• A flexible, resilient & sustainable food system is already emerging, and with software & other food tech as a catalyst, is going to emerge even more rapidly. It will form a meshed web reaching around the world, of localised food systems within a bigger global food system.
  • The food system of the future will be complex – made up of traditional agriculture, urban agriculture, small-scale farms, bio-domes, vertical growing spaces, hydroponics, backyard gardening, community gardening, and more.
  • Organic Farming can feed 10 billion people, and small-scale sustainable agriculture is the way it will happen. Several recent reports, including one from the UN Special Rapporteur have identified this, and there is a growing focus on ecological / biological farming methods.
  • We will have to shift from the 99% industrialized food system we currently have globally, as resource pressures (peak oil & the likes) will mean current techniques will continue to push the cost of food up.  The transition may not be easy for all concerned, those with vested interests in keeping the status quo are likely to resist, but they will be swept away if they do not change (see changes in Music Industry!).
  • Huge advancements can be made as we shift to a decentralized food system, especially in the area of food & resource waste, which accounts for the main reason for current artificially high prices.  In 2010 we produced enough food to feed c.12 billion people, we just wasted a large portion of it.
  • Remove the ‘squeeze’ caused by the Food Distribution ‘profit centre’, and we will ease the financial, environmental & social strain currently put on food production & consumption.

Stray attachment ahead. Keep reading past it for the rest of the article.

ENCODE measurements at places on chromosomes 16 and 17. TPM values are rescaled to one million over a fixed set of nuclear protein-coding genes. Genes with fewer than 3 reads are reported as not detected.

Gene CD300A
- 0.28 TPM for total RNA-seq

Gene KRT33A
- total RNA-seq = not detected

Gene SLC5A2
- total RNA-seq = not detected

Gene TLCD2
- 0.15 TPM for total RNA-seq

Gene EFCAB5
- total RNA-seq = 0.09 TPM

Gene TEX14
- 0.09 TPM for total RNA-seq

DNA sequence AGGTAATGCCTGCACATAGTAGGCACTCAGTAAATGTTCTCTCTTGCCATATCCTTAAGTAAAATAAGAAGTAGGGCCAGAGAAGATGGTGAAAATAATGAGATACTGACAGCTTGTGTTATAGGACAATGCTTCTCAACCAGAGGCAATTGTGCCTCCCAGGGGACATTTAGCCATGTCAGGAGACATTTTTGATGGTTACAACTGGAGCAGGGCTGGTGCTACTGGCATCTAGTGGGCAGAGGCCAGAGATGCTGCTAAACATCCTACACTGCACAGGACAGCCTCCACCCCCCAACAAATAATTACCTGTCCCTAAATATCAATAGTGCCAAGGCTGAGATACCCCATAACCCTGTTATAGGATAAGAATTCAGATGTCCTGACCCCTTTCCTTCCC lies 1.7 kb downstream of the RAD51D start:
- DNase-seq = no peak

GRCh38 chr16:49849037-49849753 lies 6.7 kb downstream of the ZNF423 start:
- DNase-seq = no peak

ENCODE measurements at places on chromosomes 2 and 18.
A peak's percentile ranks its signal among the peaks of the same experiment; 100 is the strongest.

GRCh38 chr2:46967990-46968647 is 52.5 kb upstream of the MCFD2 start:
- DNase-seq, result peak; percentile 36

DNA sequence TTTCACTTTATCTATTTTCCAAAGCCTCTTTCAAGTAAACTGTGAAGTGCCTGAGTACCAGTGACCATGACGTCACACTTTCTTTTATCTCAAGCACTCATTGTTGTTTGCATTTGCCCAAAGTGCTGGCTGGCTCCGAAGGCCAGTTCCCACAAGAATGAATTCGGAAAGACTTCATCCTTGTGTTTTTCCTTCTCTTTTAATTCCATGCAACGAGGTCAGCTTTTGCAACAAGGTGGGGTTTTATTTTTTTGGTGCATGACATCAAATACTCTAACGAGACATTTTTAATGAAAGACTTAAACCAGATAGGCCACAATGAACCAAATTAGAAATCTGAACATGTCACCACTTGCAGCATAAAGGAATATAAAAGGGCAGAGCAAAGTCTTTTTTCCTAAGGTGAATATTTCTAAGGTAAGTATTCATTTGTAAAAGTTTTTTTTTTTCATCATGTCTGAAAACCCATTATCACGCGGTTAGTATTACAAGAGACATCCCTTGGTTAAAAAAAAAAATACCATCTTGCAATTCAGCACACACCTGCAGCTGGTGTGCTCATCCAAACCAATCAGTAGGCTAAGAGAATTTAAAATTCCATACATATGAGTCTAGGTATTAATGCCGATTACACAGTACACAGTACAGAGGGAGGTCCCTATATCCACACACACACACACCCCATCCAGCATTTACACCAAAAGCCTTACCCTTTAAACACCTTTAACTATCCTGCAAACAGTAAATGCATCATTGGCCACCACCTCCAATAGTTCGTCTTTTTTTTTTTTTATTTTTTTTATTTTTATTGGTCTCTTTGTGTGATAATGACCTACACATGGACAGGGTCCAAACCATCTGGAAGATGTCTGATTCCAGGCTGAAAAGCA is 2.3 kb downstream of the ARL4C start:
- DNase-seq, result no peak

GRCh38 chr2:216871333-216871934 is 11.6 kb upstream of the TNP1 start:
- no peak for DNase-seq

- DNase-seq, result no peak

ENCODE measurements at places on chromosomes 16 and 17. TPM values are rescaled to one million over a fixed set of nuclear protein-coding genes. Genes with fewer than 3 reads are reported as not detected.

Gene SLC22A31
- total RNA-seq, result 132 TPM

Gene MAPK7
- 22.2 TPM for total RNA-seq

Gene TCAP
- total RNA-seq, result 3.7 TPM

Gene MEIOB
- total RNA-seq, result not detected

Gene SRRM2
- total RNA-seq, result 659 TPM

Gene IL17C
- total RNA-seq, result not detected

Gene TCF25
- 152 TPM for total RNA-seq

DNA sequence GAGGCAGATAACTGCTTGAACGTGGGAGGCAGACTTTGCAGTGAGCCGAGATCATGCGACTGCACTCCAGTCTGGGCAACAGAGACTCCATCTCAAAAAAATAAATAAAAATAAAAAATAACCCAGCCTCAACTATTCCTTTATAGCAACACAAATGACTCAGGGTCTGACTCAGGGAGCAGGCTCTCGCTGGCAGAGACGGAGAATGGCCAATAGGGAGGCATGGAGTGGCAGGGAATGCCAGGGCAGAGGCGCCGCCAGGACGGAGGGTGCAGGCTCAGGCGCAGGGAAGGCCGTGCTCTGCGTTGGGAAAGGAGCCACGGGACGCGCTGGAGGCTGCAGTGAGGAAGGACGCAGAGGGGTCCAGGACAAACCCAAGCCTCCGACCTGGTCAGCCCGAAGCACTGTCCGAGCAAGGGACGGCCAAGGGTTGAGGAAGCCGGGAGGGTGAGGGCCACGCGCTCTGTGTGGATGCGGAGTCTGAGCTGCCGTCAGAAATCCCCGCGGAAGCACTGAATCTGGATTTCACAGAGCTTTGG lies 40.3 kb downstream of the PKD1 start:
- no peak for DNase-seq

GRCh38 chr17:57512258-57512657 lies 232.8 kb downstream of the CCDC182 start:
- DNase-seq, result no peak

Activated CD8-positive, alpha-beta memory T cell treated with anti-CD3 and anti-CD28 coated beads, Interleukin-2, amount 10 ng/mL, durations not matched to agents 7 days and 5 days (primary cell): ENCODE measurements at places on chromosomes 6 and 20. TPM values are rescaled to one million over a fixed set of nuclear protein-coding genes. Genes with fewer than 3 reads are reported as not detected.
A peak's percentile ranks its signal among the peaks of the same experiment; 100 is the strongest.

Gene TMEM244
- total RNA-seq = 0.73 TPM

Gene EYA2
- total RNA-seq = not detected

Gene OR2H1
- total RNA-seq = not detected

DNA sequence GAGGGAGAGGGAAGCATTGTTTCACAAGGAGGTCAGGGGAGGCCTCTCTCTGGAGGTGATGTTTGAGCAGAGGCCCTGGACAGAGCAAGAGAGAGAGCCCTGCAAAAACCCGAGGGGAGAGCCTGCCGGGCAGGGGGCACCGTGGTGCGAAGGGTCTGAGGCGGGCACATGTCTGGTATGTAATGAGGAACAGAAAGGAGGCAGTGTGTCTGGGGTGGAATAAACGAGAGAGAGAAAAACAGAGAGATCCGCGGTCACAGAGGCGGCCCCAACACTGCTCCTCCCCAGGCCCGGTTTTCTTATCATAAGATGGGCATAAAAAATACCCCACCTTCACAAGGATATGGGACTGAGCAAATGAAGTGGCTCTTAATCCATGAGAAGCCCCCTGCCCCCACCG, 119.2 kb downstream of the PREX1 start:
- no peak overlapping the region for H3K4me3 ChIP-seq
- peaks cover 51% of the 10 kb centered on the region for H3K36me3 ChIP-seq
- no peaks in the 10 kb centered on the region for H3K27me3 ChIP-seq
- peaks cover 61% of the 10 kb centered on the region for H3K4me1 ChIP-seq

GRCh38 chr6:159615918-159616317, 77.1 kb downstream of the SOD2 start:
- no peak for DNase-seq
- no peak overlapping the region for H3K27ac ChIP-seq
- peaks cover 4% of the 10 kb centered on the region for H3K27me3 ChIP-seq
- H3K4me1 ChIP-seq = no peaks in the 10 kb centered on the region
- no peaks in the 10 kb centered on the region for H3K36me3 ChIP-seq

• Local & Regional food economies will be rejuvenated with a new set of values based on more than profit, beginning with the foundations that People & Planet should be at the centre of the food system, with Money/Profit playing the role of social exchange lubricant rather than sole economic measurement.
  • The emergence of vege box schemes, CSA’s, co-ops, buying groups & food hubs are all proving the future path of the food system right now. Software is a major lever of change to catalyse these forms of enterprise.
  • More farmers will be needed and more small-scale distributors.
  • The future food system will have a much greater transparency & traceability from Farm to Fork, enabled by food tech.

There were of course many many more, but these are some of the strongest trends that we heard at the conference.

 

The early keynote by Jeremy Rifkin was one of the talks which set a lot of the context for the conference, and whilst it’s fairly lengthy – there’s some great insights into economic trends which are worth a watch.

Take a look at more of the notes, podcasts, videos & other Food Summit resources collated by the 3 Pillars Network.

 

The summit felt like a positive reinforcement for a project we’ve already committed to, a great learning experience to push the boundaries of our knowledge, and a great opportunity to share space with so many other who had a similar vision of a decentralised food system.  We’re really excited by some of the projects which are happening around Australia, and indeed around the world as we speak – one of the blogs which we follow regularly is Food+Tech Connect which showcases some of the most exciting Food Tech projects in the States (and a few like us, outside). Make sure you read the ‘Hacking The Food System’ articles.

 

We recently spoke at the Changemakers Convention in Christchurch, New Zealand, where people from around the country outlined their passions, visions & actions in their chosen area of interest.  We spoke about “Food Security & Resilience in an Uncertain Future”, which led us to deliver a ‘state of the nation’ of how our food system currently teeters, some examples of food system fragility (largely taken from our blog about disasters & resilience), and the bright future that is emerging with technology enabling new ways for our food system to thrive.

 

For now, it’s back to work on supporting our fantastic beta customers, and spreading the word to more local food distributors who might make use of our system – please feel free to share with your networks if you might know someone who would like to change the food system for the better!